It is greatly anticipated that the Senate will vote in favor of the 179D extension bill. Of course once this task is agreed and approved, then the bill goes before the president to sign off on the bill.

FEDERAL INCENTIVES SUMMARY 2016

Incentive Type: Corporate Deduction, Federal applicable in all states

Eligible Efficiency Technologies: Equipment Insulation, Water Heaters, Lighting, Lighting Controls/Sensors, Chillers, Furnaces, Boilers, Heat pumps, Air conditioners, Caulking/Weather-stripping, Duct/Air sealing, Building Insulation, Windows, Doors, Siding, Roofs, Comprehensive Measures/Whole Building

Applicable Sectors: Commercial, Builder/Developer, State Government, Fed. Government (Deductions associated with government buildings are transferred to the designer)

Amount: $0.30-$1.80 per square foot, depending on technology and amount of energy reduction

Maximum Incentive: $1.80 per square foot

Equipment Requirements: Must meet certification requirements

Web Site: http://www.efficientbuildings.org

Authority 1: 26 USC § 179D

Date Enacted: 8/8/2005 (subsequently amended)

Date Effective:1/1/2006

Expiration Date:12/31/2016

Authority 2: H.R. 1424: Div. B, Sec. 303 (The Energy Improvement and Extension Act of
2008)

Date Enacted:10/3/2008

Expiration Date:12/31/2016

Summary: The Federal Energy Policy Act of 2005 established a tax deduction for energy-efficient commercial buildings applicable to qualifying systems and buildings placed in service from January 1, 2006, through December 31, 2016.

Federal Incentives Summary 2016

A tax deduction of $1.80 per square foot is available to owners of new or existing buildingswho install (1) interior lighting; (2) building envelope, or (3) heating, cooling, ventilation, or hot water systems that reduce the building’s total energy and power cost by 50% or more in comparison to a building meeting minimum requirements set by ASHRAE Standard 90.1-2001.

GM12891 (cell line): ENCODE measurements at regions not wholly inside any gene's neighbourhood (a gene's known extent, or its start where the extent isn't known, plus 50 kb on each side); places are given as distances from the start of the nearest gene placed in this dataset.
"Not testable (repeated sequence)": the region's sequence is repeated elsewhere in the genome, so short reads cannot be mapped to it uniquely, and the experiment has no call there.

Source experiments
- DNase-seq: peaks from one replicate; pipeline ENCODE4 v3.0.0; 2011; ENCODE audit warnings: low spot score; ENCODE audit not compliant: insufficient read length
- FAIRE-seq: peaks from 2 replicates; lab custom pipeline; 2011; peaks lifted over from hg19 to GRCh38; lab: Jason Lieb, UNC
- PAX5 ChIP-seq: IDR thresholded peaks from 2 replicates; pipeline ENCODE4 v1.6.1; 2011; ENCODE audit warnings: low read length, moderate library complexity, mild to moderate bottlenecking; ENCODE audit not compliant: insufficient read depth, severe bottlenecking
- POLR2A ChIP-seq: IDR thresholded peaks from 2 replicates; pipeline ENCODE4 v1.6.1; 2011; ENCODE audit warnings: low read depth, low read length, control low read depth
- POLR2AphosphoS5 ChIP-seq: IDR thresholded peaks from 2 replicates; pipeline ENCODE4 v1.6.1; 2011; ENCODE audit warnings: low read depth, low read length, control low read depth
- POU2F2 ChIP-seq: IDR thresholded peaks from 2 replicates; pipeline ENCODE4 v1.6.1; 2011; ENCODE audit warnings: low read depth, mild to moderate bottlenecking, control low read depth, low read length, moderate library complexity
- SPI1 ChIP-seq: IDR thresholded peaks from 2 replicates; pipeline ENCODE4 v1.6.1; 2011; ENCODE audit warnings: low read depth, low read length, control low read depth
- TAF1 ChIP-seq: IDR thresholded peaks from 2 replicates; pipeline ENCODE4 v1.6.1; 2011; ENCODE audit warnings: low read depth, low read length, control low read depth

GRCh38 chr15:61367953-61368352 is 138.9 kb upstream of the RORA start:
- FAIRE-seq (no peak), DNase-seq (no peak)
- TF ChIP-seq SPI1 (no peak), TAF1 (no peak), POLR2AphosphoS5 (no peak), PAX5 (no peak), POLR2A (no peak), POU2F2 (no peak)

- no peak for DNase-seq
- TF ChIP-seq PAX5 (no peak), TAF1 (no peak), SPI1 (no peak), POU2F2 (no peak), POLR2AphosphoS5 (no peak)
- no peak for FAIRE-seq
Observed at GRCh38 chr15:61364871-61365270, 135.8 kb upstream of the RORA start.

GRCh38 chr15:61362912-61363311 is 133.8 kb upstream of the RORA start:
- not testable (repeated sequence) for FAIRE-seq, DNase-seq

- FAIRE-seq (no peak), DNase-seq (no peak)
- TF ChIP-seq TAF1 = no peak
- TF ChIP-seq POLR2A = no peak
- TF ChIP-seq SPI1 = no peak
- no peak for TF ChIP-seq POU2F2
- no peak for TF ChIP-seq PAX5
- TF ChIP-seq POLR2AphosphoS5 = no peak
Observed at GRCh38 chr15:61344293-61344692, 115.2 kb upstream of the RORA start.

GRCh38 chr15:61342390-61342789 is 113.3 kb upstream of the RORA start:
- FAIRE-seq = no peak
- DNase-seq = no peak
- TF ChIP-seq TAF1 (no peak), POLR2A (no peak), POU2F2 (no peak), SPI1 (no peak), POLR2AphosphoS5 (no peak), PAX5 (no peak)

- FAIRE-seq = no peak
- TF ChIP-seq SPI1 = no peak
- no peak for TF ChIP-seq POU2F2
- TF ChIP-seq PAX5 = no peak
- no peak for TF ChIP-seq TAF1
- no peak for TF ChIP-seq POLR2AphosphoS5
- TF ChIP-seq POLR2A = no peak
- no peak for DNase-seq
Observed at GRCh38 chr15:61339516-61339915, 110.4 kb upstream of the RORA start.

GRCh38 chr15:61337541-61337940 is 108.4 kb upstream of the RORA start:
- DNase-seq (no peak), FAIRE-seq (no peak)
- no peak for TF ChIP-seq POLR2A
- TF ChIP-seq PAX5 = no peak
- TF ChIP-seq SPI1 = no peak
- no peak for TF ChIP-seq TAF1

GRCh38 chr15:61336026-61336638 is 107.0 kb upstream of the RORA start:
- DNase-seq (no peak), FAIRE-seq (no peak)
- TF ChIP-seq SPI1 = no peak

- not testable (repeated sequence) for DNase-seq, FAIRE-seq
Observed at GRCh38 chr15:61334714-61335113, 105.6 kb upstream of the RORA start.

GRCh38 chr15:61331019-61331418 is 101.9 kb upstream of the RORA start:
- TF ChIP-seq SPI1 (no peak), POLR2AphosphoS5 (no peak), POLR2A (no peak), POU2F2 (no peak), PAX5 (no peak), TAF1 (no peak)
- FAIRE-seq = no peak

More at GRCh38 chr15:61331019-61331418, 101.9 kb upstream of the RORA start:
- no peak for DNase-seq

Deductions of $0.60 per square foot are available to owners of buildings in which individual lighting, building envelope, or heating and cooling systems meet target levels that would reasonably contribute to an overall building savings of 50% if additional systems were installed.

The deductions are available primarily to building owners, although tenants may be eligible if they make construction expenditures. In the case of energy efficient systems installed on or in government property, tax deductions will be given to the person primarily responsible for the systems’ design. Deductions are taken in the year when construction is completed.

The IRS released interim guidance (IRS Notice 2006-52) in June 2006 to establish a process to allow taxpayers to obtain a certification that the property satisfies the energy efficiency requirements contained in the statute. IRS Notice 2008-40 was issued in March of 2008 to further clarify the rules. NREL published a report (NREL/TP-550-40228) in February 2007 which provides guidelines for the modeling and inspection of energy savings required by the statute. For any additional specific questions you may contact:

Contact:
Public Information – IRS
U.S. Internal Revenue Service
1111 Constitution Avenue, N.W.
Washington, DC 20224
Phone: (800) 829-1040
Web Site: http://www.irs.gov